Word of the Day : April 14, 2017


adjective mag-NAN-uh-mus


1 : showing or suggesting a lofty and courageous spirit

2 : showing or suggesting nobility of feeling and generosity of mind

Did You Know?

When you see anima, animus, or a similar formation in a word, it's an indicator of something alive, lively, or spirited. Something described as animated is full of life, for example, and the word animal names a living, breathing thing. The Latin word animus means "soul" or "spirit." In magnanimous, that animus is joined by Latin magnus, meaning "great." Basically meaning "greatness of spirit," magnanimity is the opposite of pettiness. A truly magnanimous person can lose without complaining and win without gloating. Angry disputes can sometimes be resolved when one side makes a magnanimous gesture toward another.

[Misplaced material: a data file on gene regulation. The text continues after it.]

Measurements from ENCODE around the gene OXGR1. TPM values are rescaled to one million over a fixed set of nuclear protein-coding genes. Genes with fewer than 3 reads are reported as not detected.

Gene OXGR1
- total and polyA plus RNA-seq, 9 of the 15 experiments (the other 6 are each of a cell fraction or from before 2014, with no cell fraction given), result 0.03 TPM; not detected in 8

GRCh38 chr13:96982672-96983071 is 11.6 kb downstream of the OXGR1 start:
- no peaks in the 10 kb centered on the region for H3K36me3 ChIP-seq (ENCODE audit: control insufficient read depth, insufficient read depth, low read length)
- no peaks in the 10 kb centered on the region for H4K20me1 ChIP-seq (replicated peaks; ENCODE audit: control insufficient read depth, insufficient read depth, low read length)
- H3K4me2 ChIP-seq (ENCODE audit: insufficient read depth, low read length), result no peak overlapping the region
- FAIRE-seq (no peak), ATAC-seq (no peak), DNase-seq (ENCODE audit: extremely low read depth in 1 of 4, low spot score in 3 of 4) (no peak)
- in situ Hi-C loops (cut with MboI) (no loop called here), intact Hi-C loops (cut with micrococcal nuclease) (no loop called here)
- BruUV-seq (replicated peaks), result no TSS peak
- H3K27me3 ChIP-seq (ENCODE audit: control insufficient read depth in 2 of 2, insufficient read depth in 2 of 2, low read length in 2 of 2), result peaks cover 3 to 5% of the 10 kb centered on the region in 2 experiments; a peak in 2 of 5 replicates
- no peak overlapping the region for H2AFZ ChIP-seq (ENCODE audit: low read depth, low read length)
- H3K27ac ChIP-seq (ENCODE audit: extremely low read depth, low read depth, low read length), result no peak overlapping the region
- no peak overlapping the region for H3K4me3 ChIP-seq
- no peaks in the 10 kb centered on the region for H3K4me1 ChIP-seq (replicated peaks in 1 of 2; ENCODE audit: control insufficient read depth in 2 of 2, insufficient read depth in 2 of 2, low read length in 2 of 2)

Rather than gloat about her victory in the race, Michelle chose to be magnanimous and congratulated her opponents on their strong showings.

"Of course, all TV shows will one day end, and cancellation is part of the business. But similar to its streaming rival Netflix, Amazon has been unusually magnanimous with renewals, granting second and even third seasons to series that haven't exactly captured the cultural conversation…." — Meredith Blake, The Los Angeles Times, 17 Dec. 2016

Word Family Quiz

Fill in the blanks to complete a word derived from Latin animus that refers to a disposition to bear injuries patiently: _ on _ a _ i _ _ ty.



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